HIE technology has morphed over the years. Nearly a decade ago, HIE vendors were sprouting up all over the place thanks to government funding and grants. In fact, we looked at least 20 to 30 vendors in this space in our early reports. But as grant money disappeared, that number decreased, leaving those who seemed to be the most successful.
Now the field of vendors is even narrower. The surviving HIE vendors have figured out how to solve business problems beyond getting a patient record from one provider to the other.
Our most recent Interoperability Platforms 2019 report takes a deeper look at the shifting landscape in HIE. We primarily wanted to determine what is possible with HIEs, and where vendors are in their transition from traditional HIEs to interoperability platforms.
Advanced Use Cases
In order to understand what’s possible with HIEs, we interviewed the most advanced users for each vendor. There are some impressive use cases out there. Some vendors are doing analytics for performance improvement while others are focused on population health and using that data to feed care managers and give them direction. Others are using HIEs as an advanced data platform in which third-party applications can be plugged in to help fuel decision support. Those are just a few examples.
Vendors looking to offer a more robust data platform are capturing data, normalizing it, and improving usability. The tool may look at a patient’s record, combine all the information that is important, and present that data to the provider. That aggregated data can then be used for more innovative use cases beyond typical analytics or population health.
Offering Real Value
Beyond use cases, it was a pleasant surprise to see that most of the providers we talked to are getting real value out of these tools. Granted, as part of the goal of the report, we were talking mostly to the advanced users of the tool, but each solution was consistently capable of delivering outcomes for providers.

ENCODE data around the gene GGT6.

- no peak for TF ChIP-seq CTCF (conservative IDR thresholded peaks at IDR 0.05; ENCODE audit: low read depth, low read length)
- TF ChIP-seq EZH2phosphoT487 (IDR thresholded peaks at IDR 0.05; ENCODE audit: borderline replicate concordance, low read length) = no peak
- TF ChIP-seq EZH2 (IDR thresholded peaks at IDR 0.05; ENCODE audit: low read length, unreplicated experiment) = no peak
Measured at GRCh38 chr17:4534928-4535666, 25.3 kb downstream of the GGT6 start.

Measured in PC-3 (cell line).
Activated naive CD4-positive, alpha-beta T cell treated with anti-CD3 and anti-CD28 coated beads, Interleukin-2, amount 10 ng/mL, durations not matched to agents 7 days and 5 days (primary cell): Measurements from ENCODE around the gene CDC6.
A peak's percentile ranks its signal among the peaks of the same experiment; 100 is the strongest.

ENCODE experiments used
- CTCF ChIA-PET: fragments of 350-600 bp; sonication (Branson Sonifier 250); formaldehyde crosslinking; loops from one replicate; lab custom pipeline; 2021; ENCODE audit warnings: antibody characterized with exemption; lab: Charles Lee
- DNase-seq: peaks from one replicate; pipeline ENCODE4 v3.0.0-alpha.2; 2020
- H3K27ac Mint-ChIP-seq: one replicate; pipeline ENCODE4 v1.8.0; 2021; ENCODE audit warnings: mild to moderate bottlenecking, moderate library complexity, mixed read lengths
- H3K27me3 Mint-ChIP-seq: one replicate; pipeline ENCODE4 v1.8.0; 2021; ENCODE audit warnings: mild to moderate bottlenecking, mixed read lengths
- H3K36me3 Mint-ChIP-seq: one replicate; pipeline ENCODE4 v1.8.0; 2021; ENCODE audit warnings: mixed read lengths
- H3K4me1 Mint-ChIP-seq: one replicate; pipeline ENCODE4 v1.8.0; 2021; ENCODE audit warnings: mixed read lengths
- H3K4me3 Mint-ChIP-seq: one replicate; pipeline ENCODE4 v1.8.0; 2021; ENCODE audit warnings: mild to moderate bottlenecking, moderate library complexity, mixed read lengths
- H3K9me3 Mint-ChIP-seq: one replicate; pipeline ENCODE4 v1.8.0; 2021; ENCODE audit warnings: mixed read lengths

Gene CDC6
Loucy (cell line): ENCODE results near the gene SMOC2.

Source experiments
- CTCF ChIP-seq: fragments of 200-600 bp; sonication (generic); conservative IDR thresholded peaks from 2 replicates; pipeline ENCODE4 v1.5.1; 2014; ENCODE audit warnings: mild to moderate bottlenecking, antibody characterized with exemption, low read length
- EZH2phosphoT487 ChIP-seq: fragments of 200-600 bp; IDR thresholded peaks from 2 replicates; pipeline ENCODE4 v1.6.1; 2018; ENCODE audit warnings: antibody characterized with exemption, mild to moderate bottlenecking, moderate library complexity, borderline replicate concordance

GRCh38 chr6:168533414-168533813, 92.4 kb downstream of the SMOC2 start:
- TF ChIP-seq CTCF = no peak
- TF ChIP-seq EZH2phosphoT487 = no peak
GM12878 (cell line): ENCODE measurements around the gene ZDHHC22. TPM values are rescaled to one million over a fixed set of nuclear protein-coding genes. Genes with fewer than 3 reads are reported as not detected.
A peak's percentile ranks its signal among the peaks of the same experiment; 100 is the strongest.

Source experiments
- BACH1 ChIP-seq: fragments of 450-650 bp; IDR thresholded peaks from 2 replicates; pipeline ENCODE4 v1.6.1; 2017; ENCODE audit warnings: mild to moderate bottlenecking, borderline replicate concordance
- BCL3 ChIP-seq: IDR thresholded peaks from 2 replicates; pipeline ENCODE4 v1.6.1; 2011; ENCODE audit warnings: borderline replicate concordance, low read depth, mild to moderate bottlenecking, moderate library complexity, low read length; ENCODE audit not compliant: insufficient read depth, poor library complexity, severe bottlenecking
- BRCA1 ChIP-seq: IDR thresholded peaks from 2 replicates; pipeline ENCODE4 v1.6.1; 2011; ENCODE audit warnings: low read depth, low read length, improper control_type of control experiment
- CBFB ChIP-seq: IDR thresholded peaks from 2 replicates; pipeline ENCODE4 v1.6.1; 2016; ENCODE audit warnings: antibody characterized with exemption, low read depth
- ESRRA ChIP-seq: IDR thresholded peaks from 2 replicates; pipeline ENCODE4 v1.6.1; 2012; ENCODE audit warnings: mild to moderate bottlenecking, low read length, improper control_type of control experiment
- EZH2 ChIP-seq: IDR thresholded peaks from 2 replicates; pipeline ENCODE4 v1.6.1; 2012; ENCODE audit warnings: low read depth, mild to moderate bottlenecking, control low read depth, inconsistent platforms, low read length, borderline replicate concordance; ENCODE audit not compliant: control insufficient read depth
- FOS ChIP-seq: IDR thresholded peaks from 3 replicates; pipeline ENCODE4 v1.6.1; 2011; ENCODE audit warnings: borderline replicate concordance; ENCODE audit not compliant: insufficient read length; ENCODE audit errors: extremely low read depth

In terms of specific vendors, InterSystems customers reported the highest numbers of advanced use cases, and had a very consistent experience. Although we talked to their top customers — which is important to point out — when we compared their overall score to that of the everyday customers, the scores were pretty much the same, which is noteworthy. On the other hand, Health Catalyst probably has the longest standing traditional HIE solution, but it does not have as many customers going to the next step of interoperability.
HIE solutions have played an important part in data exchange so far. And although I’m not sure exactly what the future holds for HIEs, I get the sense that buying decisions surrounding HIEs will revolve more on how vendors can leverage data for other uses. The original use case of a patient record exchange is gravy on top, but from what the data has been telling us, providers are more interested in buying an HIE solution as a data aggregation platform.
For more details about the possibilities surrounding HIEs, I recommend reading the full report.